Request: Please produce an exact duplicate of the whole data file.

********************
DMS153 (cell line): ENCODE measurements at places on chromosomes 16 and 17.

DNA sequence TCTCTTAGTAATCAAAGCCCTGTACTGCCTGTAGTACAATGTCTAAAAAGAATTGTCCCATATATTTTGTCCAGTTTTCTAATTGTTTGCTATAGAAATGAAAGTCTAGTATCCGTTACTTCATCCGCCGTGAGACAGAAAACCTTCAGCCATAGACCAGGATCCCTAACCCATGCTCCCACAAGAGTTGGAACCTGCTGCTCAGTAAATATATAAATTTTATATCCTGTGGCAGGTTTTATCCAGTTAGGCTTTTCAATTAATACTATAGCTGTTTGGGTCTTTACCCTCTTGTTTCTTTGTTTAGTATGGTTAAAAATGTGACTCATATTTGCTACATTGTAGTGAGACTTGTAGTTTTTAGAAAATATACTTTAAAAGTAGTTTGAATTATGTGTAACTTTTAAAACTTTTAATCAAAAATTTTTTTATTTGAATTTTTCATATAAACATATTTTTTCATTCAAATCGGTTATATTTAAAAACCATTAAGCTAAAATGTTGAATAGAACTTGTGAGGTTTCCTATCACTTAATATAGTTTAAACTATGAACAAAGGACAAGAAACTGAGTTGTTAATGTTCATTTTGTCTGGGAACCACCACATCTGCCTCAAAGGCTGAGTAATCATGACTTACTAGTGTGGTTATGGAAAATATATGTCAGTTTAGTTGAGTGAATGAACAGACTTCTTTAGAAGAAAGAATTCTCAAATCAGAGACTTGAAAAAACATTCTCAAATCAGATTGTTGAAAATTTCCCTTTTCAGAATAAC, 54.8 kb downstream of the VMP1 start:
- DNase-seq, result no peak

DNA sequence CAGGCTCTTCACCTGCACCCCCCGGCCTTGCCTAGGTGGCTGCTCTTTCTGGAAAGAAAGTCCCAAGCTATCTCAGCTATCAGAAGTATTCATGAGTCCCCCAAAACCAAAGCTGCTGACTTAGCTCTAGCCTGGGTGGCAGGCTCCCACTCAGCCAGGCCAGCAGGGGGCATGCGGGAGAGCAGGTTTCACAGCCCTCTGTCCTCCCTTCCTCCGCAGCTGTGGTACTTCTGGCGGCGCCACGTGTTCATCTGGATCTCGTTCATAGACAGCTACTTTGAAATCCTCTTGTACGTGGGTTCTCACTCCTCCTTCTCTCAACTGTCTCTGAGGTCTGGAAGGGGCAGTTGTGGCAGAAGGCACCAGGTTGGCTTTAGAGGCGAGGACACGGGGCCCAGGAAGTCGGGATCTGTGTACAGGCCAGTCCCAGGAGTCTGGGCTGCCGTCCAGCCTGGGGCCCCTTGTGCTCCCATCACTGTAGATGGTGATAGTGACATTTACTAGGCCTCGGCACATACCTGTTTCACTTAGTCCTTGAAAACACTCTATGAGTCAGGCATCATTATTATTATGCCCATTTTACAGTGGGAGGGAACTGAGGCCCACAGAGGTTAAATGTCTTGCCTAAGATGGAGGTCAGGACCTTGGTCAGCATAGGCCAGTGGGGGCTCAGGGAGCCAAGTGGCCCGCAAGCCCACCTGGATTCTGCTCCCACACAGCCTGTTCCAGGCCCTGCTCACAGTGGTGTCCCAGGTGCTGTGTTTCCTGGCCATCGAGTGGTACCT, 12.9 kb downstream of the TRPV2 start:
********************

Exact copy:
DMS153 (cell line): ENCODE measurements at places on chromosomes 16 and 17.

DNA sequence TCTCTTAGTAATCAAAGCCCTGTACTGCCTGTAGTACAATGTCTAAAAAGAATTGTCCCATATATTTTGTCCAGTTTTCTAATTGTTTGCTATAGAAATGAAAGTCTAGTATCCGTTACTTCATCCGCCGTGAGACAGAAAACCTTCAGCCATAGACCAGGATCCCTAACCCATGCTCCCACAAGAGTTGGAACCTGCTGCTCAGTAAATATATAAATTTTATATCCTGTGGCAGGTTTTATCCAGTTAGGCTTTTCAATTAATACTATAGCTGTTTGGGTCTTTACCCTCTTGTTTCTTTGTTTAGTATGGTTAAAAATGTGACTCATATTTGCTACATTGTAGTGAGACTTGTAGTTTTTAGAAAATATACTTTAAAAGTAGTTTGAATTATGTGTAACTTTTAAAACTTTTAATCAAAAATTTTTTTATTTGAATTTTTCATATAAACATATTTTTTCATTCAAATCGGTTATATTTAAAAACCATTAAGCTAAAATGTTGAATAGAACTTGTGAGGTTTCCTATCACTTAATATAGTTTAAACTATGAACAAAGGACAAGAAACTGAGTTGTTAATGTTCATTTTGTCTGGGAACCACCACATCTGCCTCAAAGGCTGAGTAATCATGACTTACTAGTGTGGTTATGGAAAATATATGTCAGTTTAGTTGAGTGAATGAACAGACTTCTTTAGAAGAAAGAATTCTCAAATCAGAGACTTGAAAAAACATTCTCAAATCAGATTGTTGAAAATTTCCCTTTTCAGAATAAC, 54.8 kb downstream of the VMP1 start:
- DNase-seq, result no peak

DNA sequence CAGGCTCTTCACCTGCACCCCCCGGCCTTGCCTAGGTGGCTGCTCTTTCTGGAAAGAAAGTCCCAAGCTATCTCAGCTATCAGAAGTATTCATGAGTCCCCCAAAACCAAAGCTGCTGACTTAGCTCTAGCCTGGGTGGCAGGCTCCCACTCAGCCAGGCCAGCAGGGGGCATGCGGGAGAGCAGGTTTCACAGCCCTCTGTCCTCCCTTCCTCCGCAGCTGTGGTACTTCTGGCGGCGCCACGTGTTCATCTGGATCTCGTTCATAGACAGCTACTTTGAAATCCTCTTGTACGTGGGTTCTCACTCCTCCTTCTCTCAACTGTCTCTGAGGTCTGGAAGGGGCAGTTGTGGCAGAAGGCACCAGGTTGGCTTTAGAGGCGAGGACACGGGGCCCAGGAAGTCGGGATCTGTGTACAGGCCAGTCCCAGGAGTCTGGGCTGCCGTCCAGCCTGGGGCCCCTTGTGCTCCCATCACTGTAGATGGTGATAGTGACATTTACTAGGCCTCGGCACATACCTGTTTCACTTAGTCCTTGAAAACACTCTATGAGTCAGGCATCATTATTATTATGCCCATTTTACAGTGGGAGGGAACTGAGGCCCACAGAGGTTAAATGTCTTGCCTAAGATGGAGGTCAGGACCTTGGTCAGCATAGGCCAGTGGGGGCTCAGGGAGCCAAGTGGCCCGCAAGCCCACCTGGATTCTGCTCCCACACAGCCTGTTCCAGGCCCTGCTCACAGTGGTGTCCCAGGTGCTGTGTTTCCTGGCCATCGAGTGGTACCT, 12.9 kb downstream of the TRPV2 start: